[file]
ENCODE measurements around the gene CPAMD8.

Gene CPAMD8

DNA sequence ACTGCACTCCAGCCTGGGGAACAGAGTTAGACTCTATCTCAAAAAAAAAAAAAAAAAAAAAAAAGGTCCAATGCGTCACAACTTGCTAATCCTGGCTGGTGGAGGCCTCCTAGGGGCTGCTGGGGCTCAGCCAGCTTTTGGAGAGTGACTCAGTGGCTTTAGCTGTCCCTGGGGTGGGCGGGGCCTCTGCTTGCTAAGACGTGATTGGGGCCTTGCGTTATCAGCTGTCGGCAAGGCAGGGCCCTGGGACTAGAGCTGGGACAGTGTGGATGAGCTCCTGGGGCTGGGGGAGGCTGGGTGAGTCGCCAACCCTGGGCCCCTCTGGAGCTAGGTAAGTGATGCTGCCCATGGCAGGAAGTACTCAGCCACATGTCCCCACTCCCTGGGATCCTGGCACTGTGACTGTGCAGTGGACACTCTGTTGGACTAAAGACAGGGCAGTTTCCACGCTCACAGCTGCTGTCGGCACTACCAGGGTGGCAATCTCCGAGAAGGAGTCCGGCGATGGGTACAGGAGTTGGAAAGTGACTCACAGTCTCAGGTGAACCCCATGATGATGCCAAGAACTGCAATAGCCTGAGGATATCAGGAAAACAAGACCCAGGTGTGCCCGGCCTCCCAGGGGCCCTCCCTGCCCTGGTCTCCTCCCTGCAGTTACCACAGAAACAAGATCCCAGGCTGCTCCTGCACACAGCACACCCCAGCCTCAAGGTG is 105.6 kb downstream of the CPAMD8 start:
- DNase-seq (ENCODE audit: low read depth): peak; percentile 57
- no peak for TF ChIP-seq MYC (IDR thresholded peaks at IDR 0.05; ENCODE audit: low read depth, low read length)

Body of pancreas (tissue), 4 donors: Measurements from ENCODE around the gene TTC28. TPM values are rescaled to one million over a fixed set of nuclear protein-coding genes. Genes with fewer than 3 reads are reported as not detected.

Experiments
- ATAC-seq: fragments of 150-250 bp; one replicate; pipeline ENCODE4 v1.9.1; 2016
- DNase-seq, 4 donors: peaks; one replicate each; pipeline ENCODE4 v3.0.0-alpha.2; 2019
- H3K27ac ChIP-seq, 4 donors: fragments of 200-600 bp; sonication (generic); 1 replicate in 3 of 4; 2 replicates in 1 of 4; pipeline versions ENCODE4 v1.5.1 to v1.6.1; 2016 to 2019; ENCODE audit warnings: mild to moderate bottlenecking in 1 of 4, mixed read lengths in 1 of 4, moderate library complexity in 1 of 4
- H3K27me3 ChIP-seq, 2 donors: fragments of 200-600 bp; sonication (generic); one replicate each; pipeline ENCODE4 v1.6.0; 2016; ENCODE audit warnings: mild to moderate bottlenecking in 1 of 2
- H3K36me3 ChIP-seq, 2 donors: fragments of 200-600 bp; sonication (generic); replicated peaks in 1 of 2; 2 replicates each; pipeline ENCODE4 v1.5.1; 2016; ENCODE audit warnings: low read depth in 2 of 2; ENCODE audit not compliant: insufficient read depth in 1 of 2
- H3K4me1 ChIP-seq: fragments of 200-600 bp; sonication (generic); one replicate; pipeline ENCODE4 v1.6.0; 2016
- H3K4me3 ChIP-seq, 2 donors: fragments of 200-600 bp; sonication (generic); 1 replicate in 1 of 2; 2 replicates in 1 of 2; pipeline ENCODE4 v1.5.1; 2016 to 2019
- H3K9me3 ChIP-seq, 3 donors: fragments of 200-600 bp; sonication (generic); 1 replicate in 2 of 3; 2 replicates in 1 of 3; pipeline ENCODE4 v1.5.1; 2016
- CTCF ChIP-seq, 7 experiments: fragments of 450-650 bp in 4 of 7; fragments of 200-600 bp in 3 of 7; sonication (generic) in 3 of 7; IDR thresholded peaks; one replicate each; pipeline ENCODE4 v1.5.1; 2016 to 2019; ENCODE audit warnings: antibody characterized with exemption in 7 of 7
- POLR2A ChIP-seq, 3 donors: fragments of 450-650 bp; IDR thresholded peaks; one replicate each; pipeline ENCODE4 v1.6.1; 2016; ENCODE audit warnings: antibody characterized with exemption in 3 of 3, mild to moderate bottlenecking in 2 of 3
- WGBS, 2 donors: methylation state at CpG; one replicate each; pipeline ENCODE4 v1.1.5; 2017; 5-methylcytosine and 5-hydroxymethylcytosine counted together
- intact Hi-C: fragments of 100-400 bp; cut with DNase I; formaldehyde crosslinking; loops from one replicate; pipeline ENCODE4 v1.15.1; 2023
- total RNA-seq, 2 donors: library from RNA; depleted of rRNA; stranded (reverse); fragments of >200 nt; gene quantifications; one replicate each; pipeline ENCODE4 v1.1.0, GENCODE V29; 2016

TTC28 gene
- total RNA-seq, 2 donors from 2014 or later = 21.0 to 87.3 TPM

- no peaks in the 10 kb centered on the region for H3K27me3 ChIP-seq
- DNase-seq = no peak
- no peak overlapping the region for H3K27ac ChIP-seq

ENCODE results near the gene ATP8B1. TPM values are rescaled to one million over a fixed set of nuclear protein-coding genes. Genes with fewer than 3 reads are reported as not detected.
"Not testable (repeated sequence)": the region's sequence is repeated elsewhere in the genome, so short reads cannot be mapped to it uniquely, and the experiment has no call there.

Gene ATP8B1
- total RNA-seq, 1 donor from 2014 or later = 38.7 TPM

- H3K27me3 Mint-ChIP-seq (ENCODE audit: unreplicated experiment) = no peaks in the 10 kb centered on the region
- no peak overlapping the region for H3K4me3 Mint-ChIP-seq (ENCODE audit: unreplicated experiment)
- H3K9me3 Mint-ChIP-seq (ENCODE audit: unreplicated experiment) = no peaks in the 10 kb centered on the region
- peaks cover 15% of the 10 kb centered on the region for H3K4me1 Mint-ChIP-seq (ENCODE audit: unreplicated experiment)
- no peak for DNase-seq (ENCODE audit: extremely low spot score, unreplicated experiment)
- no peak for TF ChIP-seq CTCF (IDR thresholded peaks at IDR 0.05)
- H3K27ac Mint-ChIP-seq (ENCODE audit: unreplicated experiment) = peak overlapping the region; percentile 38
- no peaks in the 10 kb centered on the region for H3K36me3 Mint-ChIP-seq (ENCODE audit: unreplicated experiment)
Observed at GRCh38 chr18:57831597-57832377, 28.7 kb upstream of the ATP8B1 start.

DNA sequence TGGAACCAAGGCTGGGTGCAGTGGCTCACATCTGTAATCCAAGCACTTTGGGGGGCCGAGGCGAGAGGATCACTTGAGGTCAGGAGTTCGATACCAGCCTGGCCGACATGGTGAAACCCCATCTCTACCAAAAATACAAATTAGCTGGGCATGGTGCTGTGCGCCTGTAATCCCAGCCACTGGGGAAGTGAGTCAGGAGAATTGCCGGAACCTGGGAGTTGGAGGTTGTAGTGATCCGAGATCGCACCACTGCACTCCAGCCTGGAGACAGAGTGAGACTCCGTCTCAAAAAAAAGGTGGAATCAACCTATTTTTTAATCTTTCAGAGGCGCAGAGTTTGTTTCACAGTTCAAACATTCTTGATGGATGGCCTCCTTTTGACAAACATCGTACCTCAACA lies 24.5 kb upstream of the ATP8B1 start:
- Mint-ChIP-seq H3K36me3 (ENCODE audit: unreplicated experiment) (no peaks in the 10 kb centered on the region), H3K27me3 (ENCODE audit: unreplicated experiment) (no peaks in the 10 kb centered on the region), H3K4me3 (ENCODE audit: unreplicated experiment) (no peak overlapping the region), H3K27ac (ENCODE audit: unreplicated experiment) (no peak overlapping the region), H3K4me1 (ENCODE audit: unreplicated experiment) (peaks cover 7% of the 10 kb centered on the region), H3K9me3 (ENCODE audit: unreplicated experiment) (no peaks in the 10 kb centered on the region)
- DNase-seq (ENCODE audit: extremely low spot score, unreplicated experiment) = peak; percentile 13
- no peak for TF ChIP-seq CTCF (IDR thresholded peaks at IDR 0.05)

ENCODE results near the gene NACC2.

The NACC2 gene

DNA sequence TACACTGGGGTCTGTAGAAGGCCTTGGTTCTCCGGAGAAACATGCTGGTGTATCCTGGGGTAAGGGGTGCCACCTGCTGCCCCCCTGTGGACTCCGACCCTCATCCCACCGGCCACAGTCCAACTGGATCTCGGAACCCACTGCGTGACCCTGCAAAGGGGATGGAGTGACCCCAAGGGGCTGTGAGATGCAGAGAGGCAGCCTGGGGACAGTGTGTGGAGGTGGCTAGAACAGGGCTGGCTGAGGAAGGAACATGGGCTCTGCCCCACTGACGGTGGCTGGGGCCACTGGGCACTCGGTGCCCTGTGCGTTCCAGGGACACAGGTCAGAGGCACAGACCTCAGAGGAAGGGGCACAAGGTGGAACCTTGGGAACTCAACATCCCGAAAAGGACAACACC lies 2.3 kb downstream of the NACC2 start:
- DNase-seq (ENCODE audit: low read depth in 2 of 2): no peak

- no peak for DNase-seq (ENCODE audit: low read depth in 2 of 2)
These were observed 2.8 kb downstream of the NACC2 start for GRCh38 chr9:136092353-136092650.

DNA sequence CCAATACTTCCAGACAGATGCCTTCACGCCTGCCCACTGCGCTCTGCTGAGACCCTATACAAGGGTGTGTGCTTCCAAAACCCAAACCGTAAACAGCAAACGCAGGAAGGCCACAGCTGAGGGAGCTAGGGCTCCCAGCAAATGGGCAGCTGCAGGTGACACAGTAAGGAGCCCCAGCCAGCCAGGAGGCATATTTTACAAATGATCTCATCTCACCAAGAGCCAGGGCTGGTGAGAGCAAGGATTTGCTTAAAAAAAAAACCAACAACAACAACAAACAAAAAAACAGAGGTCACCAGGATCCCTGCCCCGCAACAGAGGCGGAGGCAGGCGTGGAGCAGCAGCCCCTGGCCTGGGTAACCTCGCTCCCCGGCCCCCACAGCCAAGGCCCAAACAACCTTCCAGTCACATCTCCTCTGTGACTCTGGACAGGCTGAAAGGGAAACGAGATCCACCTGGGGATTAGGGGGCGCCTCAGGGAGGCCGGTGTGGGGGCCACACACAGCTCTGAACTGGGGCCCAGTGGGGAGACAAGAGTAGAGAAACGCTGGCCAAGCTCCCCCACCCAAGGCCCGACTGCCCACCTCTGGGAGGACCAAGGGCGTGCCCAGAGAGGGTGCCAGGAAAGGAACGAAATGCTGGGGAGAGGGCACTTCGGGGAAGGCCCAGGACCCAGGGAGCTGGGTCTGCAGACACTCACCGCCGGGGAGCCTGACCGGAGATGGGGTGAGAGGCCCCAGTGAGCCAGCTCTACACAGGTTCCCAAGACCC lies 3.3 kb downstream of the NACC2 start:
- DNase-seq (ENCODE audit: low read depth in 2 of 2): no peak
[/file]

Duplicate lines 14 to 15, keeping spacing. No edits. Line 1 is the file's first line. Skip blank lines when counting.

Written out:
- H3K4me3 ChIP-seq, 2 donors: fragments of 200-600 bp; sonication (generic); 1 replicate in 1 of 2; 2 replicates in 1 of 2; pipeline ENCODE4 v1.5.1; 2016 to 2019
- H3K9me3 ChIP-seq, 3 donors: fragments of 200-600 bp; sonication (generic); 1 replicate in 2 of 3; 2 replicates in 1 of 3; pipeline ENCODE4 v1.5.1; 2016